These three pieces each hold individual life lessons that its reader can take with him or her and use them in his or her life. In Richard Hague’s “Directions for Resisting the SAT”, he displays the importance of paving one’s own success and not falling under commonly accepted societal restraints that “predict” one’s future. Gary Gildner’s “First Practice” is a poem that puts value in the mindset that it takes for a coach and his or her team to reach success through strong determination. Langston Hughes’ “Thank you, Ma’am” tells a story of not taking anything for granted for one totally random small act of kindness could really be the thing that changes someone’s life forever. These three pieces all have an echoing theme of the value of importance.
Richard Hague’s “Directions for Resisting the SAT” is a poem that depicts what it takes if a person would want to pave his or her own way to success. Although society may hold social standards and ways of doing things, Hague tells his reader to go against these norms. Hague implies that to be successful and to do things the traditional way is to be limiting his or her own potential. By giving this poem the title “Directions for Resisting the SAT”, Hague is stating that this standardized test is one of the widely accepted traditional ways of doing things that may not actually be at all useful and lucrative. That is to say that there are numerous ways of determining if a person is fit for something or not and the SAT is not one of them. Hague suggests to not let a test be the predictor of one’s future and instead to make that future for his or herself through his or her own and actual experiences. Hague says that a standardized test is not at all an accurate judge of character or intelligence. He is suggesting that the stresses and importance that society puts on these tests are absolutely useless since he believes there is no way they actually determine one’s future.
Gary Gilder’s “First Practice” tells a story of the strictness, seriousness, and rigidness that comes with preparing a team for a game. The intensity Gildner gives his poem makes it seem almost as if it is a sergeant getting his men ready for battle in a war when in reality it’s more like a coach’s speech as he tries to get his football team ready for a game. This poem provides imagery and sensory effects which have the power of transporting someone into that energy that surrounds a team. Gilder shows a retrospective lens that also has the strength to move someone especially if they have ever been in this sort of position before as either the coach or the player. The overall simplicity of the poem allows its reader to get a sense of the seriousness and importance Gildner has for this sport. This “all American” theme of this kind of sportsmanship intertwines the ideas of violence and teamwork in a way that can only be true for our culture. The last word of the poem holds the greatest amount of energy for it almost makes the reader feel the need to go out and start something for his or herself.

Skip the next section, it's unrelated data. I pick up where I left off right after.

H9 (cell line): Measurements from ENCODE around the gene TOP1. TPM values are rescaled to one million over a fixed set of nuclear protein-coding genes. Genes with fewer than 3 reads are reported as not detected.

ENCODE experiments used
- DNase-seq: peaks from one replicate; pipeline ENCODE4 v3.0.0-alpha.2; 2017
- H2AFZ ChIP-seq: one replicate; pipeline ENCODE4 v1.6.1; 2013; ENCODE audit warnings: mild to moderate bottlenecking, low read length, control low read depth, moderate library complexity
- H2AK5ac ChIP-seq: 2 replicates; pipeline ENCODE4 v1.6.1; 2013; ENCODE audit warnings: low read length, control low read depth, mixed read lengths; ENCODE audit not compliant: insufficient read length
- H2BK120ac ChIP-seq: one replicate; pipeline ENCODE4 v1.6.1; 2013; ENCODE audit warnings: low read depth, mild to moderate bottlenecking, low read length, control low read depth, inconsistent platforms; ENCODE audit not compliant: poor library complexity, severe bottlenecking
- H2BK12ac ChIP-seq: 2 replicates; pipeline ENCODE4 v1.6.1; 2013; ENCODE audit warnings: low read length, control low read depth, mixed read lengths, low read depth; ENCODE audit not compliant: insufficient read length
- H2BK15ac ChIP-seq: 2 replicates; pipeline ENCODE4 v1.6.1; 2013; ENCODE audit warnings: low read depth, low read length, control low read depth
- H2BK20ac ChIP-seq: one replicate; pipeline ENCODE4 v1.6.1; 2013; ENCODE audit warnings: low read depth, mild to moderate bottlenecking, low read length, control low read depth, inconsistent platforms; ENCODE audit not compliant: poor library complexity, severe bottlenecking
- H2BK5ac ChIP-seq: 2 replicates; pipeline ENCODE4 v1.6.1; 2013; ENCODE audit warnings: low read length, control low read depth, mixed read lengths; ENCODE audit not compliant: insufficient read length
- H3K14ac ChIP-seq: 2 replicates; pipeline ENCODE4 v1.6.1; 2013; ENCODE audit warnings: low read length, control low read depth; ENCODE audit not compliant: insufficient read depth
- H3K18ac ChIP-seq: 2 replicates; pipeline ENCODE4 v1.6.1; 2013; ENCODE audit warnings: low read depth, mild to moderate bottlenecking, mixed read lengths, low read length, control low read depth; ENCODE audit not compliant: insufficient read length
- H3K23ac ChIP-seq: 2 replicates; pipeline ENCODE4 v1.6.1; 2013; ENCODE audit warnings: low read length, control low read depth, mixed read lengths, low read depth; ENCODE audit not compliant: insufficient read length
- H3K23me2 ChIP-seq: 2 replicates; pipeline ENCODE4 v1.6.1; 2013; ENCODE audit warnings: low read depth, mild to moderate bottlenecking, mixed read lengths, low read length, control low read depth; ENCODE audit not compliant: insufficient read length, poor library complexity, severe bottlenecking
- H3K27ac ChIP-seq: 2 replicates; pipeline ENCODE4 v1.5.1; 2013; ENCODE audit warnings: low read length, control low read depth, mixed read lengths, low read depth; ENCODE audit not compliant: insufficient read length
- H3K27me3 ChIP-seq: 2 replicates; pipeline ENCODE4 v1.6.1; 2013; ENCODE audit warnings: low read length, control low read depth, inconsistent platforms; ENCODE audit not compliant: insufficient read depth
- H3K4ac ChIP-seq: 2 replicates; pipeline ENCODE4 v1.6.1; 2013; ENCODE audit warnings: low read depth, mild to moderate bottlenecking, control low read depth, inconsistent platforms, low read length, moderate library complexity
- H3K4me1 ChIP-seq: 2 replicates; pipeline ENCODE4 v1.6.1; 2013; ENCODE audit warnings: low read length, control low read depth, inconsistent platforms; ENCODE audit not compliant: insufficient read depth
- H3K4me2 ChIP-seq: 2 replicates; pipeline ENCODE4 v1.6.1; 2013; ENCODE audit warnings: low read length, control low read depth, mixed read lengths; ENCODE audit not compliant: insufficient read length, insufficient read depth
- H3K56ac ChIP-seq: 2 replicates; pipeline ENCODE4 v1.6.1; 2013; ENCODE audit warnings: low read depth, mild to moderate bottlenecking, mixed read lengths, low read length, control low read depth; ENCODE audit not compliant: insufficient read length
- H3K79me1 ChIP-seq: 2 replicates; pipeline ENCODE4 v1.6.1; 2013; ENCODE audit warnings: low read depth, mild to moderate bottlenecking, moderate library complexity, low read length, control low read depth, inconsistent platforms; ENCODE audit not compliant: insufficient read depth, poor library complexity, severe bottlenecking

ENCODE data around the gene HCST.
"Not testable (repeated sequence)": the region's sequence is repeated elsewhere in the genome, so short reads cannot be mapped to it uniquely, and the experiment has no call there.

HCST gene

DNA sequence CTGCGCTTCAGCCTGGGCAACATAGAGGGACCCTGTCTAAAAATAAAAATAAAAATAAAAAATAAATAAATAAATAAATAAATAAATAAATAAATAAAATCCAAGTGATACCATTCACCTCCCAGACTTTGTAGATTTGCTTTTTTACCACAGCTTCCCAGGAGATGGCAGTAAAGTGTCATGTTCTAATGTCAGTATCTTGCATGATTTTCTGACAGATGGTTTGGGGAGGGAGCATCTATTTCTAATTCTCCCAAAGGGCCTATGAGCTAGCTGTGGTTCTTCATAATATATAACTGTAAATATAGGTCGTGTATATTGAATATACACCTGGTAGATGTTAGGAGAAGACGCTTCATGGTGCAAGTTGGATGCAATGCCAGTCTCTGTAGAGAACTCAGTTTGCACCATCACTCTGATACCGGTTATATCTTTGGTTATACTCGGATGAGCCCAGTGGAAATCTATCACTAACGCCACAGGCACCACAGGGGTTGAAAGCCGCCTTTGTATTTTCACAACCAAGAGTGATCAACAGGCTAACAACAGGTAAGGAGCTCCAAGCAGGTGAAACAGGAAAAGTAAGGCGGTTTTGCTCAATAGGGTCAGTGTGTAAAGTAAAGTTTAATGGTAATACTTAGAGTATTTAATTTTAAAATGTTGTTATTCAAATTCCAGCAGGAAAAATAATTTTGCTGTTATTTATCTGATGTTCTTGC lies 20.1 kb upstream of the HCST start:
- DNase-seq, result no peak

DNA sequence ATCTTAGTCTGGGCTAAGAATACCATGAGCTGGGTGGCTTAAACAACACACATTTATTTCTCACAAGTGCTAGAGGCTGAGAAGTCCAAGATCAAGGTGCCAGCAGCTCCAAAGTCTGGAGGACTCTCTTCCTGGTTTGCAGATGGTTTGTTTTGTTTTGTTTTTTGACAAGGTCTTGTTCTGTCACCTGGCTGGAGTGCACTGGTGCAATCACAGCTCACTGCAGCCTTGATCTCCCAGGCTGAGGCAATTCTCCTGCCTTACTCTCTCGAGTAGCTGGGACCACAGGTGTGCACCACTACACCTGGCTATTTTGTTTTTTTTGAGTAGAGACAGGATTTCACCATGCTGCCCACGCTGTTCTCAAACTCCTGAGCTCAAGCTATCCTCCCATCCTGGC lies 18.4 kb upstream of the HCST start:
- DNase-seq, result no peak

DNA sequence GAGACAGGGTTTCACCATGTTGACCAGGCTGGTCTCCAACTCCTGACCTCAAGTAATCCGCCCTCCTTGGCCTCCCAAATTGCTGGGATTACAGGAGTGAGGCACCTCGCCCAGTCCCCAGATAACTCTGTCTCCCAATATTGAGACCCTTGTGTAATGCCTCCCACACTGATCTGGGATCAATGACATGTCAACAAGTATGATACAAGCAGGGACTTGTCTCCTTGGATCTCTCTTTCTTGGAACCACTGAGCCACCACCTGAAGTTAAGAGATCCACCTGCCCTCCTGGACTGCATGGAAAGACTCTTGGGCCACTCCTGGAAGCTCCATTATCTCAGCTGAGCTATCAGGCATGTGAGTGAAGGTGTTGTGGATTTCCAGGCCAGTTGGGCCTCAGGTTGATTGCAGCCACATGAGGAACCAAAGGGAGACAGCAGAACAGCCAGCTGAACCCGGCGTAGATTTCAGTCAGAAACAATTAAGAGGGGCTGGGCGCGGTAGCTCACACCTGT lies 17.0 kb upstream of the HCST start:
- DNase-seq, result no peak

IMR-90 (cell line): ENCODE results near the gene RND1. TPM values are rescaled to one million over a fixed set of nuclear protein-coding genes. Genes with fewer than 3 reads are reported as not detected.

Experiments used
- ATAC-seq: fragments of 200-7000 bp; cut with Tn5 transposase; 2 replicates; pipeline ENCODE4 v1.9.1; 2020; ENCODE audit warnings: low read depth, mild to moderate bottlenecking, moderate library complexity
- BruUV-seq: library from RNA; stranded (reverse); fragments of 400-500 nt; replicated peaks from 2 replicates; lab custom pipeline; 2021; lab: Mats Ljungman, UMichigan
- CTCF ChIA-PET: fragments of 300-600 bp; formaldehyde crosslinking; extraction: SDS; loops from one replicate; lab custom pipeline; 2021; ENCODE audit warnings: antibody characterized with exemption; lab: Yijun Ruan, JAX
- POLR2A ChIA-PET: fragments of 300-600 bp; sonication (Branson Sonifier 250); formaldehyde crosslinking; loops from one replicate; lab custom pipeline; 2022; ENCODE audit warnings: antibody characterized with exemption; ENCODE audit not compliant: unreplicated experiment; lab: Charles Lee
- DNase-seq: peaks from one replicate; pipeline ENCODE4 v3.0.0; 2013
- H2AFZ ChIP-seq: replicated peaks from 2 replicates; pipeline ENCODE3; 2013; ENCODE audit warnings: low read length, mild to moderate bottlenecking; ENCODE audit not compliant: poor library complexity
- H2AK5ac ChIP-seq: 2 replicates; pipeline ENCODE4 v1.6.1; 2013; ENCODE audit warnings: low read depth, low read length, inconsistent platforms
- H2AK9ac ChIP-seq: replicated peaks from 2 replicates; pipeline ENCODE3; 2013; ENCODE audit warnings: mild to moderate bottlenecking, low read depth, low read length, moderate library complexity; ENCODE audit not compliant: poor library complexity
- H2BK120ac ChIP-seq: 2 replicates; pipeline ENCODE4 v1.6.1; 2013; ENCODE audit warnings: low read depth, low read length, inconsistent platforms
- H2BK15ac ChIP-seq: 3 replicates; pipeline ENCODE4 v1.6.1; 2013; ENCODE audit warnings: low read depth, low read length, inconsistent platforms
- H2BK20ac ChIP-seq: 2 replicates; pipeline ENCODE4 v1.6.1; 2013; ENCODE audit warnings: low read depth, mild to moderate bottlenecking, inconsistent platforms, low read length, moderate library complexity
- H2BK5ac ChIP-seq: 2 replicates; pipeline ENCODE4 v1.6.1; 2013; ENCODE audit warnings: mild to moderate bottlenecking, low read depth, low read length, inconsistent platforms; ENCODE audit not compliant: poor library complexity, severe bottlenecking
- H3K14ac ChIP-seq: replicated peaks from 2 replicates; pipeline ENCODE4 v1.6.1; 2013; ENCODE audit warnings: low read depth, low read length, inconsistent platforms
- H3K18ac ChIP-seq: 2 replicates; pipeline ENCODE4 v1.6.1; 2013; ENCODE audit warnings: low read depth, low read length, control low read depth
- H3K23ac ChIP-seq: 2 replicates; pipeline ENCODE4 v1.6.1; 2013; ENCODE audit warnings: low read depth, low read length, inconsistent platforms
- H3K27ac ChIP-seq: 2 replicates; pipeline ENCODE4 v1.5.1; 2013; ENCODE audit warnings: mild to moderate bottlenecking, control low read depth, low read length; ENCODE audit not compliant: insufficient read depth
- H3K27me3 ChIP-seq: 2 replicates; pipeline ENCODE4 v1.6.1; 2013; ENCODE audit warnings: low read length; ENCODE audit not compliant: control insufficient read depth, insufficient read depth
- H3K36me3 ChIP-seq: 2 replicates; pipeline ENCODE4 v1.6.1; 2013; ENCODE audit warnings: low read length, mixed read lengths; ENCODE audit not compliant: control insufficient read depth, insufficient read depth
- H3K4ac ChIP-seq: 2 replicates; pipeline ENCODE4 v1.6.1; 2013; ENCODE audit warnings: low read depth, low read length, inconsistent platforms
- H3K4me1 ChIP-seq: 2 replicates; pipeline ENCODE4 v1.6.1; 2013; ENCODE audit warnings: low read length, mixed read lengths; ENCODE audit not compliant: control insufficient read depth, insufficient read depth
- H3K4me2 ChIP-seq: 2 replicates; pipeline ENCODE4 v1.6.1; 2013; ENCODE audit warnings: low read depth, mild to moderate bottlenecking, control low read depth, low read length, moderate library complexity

From a story of petty robbery comes Langston Hughes’ “Thank you, Ma’am”; a story that ends up holding great significance in the importance of changing other people’s lives for the better. Hughes’ character Roger is left to fend for himself and steel to make a living for himself since he has no family to support him. Ever so thankfully Mrs. Jones comes and, through the simple act of washing him up and giving him a meal to eat and money for himself, wealds the power to change Roger’s life for forever. Hughes implies that small acts of kindness although someone has attempted to do someone else wrong are the greatest ways to change the world. Hughes shoes that it all depends on how much an individual is willing to value that importance of kind gestures. Hughes recognizes that everyone in this world has a deeper meaning to do the wrong things in his or her life; in Roger’s case it was not just to buy blue suede shoes but also support himself. He portrays that all it takes is a person who has walked a mile in those same shoes to understand and want to revert a single person back to the pureness that he has the potential to be. The story teaches the importance on not taking things for granted and to have value for the simply extraordinary things that happen each and everyday.
Zen Meditation class teaches me to really have value for the simple moments in life that lead my mind away from it’s clutter and toward a clean, new, and refreshed start. I really get to see and appreciate the importance of just sitting and counting my breaths although it may still be hard to keep all my thoughts out of the meditation. The clarity that comes post meditation not only lets me see things in new lights but lets me find more value for them as well. I can confidently say that meditation not just in the class but alone has well is now a very important part of my life.